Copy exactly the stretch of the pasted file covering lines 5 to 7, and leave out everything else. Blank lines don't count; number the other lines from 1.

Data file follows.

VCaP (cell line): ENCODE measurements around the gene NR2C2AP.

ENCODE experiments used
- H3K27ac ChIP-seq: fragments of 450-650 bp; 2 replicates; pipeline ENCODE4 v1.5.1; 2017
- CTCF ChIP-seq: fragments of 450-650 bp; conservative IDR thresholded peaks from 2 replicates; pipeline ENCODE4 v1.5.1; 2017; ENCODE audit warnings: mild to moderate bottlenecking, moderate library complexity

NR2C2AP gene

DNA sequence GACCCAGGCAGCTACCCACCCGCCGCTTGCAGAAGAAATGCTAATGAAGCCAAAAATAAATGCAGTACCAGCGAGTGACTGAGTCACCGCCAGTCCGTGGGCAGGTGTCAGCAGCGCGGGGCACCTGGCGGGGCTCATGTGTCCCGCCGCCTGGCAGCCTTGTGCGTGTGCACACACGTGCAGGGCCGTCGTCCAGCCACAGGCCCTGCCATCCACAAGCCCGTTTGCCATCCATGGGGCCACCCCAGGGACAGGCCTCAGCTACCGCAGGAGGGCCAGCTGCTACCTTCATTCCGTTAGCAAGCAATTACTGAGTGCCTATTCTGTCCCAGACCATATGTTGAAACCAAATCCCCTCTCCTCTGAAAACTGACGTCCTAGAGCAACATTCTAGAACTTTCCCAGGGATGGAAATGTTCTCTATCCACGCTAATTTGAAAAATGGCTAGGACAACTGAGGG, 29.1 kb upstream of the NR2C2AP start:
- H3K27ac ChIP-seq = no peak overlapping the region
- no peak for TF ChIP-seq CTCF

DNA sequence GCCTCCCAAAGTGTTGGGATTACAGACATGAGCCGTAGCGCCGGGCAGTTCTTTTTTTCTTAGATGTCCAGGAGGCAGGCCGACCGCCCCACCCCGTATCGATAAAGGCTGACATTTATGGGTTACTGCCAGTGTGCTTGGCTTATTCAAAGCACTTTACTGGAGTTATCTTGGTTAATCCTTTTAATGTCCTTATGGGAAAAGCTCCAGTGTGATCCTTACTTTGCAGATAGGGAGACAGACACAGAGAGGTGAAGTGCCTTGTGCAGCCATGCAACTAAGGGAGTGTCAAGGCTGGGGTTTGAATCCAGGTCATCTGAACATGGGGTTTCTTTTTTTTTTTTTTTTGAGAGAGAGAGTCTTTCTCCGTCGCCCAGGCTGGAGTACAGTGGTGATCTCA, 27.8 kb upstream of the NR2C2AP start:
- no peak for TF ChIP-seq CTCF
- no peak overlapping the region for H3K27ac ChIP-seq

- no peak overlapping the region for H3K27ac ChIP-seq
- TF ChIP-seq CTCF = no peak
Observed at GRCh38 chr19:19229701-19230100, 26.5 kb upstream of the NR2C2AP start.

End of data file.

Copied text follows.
NR2C2AP gene

DNA sequence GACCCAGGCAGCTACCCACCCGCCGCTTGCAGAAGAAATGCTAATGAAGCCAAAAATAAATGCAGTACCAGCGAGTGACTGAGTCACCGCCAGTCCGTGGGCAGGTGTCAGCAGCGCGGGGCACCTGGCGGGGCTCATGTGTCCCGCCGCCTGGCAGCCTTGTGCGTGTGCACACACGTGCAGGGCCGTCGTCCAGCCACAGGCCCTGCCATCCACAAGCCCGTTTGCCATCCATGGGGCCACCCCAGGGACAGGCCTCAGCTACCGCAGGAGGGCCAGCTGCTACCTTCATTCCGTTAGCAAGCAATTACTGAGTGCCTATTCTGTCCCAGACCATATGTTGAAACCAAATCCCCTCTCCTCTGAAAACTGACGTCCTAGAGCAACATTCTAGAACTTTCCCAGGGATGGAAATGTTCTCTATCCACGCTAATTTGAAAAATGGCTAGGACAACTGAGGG, 29.1 kb upstream of the NR2C2AP start:
- H3K27ac ChIP-seq = no peak overlapping the region